Intel is reportedly working with PC makers to put Android apps on Windows computers

January 3, 2014
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With PC sales continuing to decline, players in the industry are frantically looking for ways to rekindle the interest in PCs that consumers have begun to lose with the rise of modern smartphones and tablets. Chief among them is Intel, who along with Microsoft, has dominated the PC industry – with the profits to show for it – for decades.

According to The Verge, Intel’s latest move is to bring to Windows laptops one of Android’s biggest draws – apps. The chipmaker is said to be working with some PC makers to put Android apps in virtual machines that would run on regular Windows touch-enabled devices. The effort is reportedly known as Dual OS, though that might be just a codename; Tim Bajarin writes on Time that the project will be actually dubbed PC Plus. Regardless of its final name, the initiative will probably be introduced at CES next week.

The idea of running Android and Windows on the same device isn’t new – Asus has the Transformer Book Trio (though the device has two processors, so it’s more like an Android tablet and a Windows PC fused together), while Samsung announced – but never released – the Ativ Q, which let users start up Android with a push of a button. Also, there are a number of emulators available for Windows that enable a more or less full Android experience, the best known being BlueStacks and Genymotion. It’s not clear yet how Intel’s idea differs from these products.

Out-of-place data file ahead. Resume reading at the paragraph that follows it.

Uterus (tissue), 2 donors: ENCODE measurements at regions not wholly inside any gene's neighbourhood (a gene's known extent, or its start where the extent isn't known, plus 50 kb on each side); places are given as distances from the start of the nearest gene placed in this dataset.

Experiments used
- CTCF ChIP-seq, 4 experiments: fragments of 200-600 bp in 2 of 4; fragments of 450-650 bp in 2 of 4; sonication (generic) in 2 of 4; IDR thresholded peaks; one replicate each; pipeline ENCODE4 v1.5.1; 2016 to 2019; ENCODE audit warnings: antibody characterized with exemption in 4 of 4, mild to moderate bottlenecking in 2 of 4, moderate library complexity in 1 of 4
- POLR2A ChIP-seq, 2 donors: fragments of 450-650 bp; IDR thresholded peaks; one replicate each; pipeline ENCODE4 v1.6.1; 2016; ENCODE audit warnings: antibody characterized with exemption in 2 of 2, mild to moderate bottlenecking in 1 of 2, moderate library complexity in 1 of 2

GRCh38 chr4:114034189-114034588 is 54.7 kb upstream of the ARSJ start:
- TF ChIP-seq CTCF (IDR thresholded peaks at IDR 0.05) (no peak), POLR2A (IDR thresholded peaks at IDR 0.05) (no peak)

Google or Microsoft could kill the project

The biggest issue that may stop the Dual OS project in its tracks is the fact that neither Google nor Microsoft have given their blessing so far. According to The Verge’s sources, Steve Ballmer’s company isn’t keen on the idea, because it would send out a confusing message to the developers that are so crucial for Microsoft’s unified operating system ambitions. On the other hand, Google could kill the whole project by denying emulated Android instances access to the Play Store, thus taking away its only reason for existence.

We should learn more about Dual OS when Intel makes an official announcement about the initiative next week at CES. Stay tuned.

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